Noting Chesterfield County’s investment in the former Cloverleaf Mall site’s transformation into the Stonebridge development, and similar efforts by Henrico County with Regency mall and Virginia Center Commons, Olinger said a comparable transformation is due for Stony Point. He did acknowledge several challenges, its ownership status among them.
Noting talks in recent years between the EDA and the mall’s then-owner, Starwood Capital Group, about potential enhancements to the site, Olinger acknowledged the transfer to a special servicer that followed Starwood’s default on loan payments throws a wrench into those plans. Connecticut-based Starwood purchased the nearly 700,000-square-foot mall, which opened in 2003, from original developer Taubman Centers for $72 million in 2014.
“We had discussions with the ownership interest in Stony Point over the last couple years about doing some things that I thought were pretty interesting,” Olinger said in the presentation. “The market realities have made some of them not moving ahead now, but it’s worth having that discussion further on.”
Other challenges planners noted include the site’s low visibility for retailers and its one-way-in, one-way-out reliance on Chippenham Parkway, with no connectivity to established residential neighborhoods nearby. Past proposals have faced opposition from neighbors who have likewise challenged other aspects of the site’s development, such as the addition of the James River at Stony Point apartments.
Olinger also cited the process involved with amending the city’s community unit plan for Stony Point, which he noted involves more than 500 acres beyond the mall’s roughly 60-acre site. According to Richmond 300, 72 acres in the vicinity of the mall were vacant or underdeveloped last year, representing 27 percent of the site’s total land area.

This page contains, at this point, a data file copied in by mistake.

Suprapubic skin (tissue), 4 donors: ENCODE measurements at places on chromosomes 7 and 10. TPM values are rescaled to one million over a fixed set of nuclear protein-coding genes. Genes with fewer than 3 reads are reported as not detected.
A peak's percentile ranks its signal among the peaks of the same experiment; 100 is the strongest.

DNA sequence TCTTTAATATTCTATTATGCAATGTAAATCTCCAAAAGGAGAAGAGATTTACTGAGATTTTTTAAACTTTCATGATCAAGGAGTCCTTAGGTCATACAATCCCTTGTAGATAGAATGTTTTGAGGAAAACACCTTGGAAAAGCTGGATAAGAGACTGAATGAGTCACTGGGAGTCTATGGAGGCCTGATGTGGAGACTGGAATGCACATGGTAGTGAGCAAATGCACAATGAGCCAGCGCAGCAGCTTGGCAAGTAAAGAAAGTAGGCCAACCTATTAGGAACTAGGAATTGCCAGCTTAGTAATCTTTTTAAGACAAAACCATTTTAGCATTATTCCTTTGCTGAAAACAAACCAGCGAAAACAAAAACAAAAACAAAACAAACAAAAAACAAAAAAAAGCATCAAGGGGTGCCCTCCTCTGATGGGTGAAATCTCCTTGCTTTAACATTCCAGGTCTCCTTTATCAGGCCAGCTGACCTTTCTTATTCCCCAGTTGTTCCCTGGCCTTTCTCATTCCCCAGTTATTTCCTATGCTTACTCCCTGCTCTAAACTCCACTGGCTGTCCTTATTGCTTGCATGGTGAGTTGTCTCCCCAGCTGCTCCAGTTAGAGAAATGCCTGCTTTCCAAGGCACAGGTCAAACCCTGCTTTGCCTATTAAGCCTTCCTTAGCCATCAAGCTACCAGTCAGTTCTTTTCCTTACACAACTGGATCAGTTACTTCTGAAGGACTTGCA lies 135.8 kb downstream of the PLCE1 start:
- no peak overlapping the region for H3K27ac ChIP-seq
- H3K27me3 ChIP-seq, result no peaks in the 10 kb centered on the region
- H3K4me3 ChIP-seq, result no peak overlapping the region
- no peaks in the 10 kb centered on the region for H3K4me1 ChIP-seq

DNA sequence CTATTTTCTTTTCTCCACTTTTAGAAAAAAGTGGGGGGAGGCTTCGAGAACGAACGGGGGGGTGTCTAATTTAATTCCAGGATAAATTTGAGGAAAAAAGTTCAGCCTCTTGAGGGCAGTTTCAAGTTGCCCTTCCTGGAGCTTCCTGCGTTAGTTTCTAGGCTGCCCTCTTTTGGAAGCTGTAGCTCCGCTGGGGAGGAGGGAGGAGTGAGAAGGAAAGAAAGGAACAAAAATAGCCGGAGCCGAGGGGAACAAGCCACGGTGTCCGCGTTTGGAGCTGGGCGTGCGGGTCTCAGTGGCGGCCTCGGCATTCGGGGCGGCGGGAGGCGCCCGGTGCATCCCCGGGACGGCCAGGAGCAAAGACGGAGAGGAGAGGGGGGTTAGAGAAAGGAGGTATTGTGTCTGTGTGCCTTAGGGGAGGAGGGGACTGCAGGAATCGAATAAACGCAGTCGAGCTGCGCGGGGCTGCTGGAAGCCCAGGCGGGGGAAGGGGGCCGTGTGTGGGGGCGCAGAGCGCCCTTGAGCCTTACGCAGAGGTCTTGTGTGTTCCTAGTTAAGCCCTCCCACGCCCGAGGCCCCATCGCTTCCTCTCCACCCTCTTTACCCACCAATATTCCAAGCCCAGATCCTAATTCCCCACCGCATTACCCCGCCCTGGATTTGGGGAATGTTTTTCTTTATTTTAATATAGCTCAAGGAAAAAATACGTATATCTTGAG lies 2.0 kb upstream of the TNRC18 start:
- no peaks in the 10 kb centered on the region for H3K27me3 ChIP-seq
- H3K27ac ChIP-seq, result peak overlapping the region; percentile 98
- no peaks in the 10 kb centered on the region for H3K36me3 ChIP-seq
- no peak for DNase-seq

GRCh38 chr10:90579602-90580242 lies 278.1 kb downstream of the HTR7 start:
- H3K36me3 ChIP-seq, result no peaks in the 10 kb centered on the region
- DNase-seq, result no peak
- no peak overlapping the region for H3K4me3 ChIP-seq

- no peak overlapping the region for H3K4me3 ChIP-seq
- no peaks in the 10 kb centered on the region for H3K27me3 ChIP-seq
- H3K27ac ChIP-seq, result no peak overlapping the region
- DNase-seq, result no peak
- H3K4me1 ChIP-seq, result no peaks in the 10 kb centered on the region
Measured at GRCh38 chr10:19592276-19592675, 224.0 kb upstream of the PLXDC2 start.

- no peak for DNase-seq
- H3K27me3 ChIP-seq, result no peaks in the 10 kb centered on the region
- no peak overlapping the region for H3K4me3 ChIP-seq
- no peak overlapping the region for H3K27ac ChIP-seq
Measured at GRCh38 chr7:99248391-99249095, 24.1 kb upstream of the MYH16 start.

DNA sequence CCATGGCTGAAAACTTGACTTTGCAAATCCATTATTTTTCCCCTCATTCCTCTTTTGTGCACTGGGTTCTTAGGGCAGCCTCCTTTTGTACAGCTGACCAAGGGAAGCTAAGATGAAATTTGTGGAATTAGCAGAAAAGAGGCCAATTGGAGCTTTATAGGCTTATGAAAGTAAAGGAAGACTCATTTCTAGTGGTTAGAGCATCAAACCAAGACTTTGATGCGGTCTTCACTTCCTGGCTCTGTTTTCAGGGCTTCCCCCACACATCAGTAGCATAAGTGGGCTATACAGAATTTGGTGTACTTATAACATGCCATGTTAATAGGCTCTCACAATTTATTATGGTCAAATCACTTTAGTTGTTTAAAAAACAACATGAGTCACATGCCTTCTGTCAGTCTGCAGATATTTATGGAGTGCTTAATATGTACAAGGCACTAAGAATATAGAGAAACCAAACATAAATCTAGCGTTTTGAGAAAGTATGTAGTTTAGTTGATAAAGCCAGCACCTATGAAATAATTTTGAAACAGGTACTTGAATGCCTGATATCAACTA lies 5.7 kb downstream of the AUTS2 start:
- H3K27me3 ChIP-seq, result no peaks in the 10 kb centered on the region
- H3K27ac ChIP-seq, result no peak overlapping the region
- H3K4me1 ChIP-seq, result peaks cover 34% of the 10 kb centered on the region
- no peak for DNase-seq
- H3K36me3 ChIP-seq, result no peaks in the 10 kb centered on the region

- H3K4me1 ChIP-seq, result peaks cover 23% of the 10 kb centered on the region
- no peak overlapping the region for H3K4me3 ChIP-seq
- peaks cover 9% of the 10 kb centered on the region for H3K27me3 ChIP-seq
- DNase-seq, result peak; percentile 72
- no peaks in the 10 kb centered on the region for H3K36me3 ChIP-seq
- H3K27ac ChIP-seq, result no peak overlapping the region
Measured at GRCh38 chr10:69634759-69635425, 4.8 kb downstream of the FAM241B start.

The draft plan recommends rezoning the mall site and developing a small area plan with community input to encourage redevelopment and creation of streets, parks and greenways. A marketing plan is encouraged to attract businesses and potentially a corporate headquarters, and the plan calls for a mix of housing options with low-income and market-rate housing blended together.
Expanding transit service to the site is listed as a priority, and the plan also suggests improving connections with Huguenot Road and the nearby Larus Park, which lies between the mall and Stony Point Shopping Center, which recently landed the region’s second Trader Joe’s grocery store.
Olinger also noted the community unit plan for Stony Point has a site set aside for a hotel. He said such additional uses could further enhance the site as both a neighborhood and a destination.
“There has been a significant investment made by the private sector in this; there has been a significant investment made in this area by the public sector,” he said. “Our goal is to try to make sure that that investment is used to its fullest extent, to create something different if the opportunity presents itself over the next few years.”
The draft Richmond 300 plan can be viewed on its website. Public comment on the plan is being accepted through Monday, July 13.